Evidence-based audit tools were used to identify the antibiotic stewardship improvements necessary to meet the NHS England targets in a 750-bed teaching hospital.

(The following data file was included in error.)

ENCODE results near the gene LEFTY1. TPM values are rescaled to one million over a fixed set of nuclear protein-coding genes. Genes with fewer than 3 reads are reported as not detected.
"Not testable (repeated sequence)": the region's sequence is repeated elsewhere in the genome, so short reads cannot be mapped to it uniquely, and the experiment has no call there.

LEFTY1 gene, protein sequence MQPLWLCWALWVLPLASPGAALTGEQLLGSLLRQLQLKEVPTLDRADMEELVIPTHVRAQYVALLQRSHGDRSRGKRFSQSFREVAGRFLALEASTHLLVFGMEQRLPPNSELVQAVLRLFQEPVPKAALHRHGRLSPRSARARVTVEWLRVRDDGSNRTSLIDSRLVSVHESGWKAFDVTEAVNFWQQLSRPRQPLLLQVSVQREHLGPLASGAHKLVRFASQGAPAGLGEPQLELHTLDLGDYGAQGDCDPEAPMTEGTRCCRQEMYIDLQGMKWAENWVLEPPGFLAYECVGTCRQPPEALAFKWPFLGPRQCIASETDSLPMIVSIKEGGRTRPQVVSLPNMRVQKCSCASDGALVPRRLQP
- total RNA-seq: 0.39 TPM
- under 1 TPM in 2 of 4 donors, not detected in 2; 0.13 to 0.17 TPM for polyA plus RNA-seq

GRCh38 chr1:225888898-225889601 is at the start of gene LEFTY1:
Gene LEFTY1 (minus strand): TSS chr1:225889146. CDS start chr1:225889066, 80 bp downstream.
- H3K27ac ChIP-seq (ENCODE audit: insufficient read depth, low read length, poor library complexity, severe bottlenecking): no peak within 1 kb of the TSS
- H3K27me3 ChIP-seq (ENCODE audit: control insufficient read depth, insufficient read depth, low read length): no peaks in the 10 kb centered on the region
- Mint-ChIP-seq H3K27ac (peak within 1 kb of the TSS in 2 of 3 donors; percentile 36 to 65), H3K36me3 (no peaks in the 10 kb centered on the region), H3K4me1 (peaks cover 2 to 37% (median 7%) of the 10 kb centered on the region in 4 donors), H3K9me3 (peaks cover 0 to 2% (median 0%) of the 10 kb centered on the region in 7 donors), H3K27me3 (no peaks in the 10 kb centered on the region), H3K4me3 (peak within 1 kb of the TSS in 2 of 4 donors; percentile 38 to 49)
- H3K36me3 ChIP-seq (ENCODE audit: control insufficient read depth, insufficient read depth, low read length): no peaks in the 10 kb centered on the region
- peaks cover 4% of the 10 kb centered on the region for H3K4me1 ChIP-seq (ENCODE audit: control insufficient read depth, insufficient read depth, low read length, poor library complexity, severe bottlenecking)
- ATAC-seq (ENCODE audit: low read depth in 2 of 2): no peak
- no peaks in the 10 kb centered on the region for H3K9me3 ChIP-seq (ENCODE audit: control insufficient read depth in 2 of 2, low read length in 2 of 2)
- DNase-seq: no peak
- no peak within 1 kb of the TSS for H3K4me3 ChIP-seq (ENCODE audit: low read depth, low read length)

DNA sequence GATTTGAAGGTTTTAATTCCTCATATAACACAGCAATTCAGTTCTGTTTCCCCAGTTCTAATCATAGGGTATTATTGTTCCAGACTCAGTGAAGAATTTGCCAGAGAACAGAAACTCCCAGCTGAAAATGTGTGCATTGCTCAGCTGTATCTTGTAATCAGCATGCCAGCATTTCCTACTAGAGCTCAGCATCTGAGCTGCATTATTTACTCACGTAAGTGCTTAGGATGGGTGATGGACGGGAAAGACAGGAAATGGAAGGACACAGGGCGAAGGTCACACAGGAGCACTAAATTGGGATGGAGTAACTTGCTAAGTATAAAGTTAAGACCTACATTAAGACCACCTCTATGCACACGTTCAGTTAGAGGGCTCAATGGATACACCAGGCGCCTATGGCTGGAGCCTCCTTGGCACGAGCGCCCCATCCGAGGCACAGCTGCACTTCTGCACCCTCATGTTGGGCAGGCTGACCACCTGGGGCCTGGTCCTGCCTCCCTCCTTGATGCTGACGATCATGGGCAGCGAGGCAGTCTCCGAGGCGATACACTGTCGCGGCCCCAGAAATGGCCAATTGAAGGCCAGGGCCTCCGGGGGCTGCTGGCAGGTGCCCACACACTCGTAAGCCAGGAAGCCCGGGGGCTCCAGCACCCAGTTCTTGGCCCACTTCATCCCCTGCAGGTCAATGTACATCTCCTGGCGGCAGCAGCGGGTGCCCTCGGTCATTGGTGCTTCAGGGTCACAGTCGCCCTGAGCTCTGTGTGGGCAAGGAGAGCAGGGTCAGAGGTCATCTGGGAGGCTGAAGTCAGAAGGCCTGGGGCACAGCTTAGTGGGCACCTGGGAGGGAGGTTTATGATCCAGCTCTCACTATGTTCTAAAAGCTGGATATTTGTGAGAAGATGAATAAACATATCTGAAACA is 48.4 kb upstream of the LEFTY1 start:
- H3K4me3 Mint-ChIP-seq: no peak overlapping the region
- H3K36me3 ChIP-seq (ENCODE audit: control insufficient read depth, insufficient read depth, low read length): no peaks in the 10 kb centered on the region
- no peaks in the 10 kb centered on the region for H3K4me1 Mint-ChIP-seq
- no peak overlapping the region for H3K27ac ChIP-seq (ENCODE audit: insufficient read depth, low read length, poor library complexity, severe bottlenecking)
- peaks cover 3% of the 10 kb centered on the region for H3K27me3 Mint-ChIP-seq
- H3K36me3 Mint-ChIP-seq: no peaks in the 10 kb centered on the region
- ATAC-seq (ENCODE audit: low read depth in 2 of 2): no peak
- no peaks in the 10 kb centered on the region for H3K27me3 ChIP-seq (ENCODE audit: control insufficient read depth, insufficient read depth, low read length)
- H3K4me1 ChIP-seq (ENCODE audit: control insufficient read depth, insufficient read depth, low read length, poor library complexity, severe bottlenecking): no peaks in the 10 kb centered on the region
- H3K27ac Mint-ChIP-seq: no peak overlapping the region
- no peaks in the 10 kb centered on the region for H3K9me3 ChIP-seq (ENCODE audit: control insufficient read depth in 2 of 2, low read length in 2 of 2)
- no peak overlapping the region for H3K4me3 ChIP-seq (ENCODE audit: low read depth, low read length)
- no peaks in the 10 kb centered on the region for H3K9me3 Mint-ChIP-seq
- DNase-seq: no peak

Antibiotic prescribing was reviewed against published evidence-based audit tools for 139 patients treated with antibiotics. Severe community-acquired pneumonia (CAP) median course length was 8.5 days. Ninety-six percent of non-severe CAP patients were initiated on intravenous antibiotics (IV); median antibiotic course length 9 days. Twenty-six percent of urinary tract infection (UTI) patients without an indwelling catheter met the UTI diagnostic criteria. IV antibiotics initiated in 79% patients with other infections. Of these, 17% met the IV to oral switch criteria at 72 hours but were not switched. On average, antibiotic courses were 19% longer than recommended. Three key areas for improvement consist of: (a) implement the National Institute of Health and Care Excellence UTI Quality Standard – only 38% of patients treated for UTI met the UTI definition; (b) ensure antibiotic course lengths are in line with local prescribing guidelines – antibiotics were continued for 14% longer than recommended in local guidelines; (c) switch antibiotic therapy to oral when switch criteria met – 17% percent of patients initiated on IV antibiotics were eligible for oral switch by 72 hours and were not switched.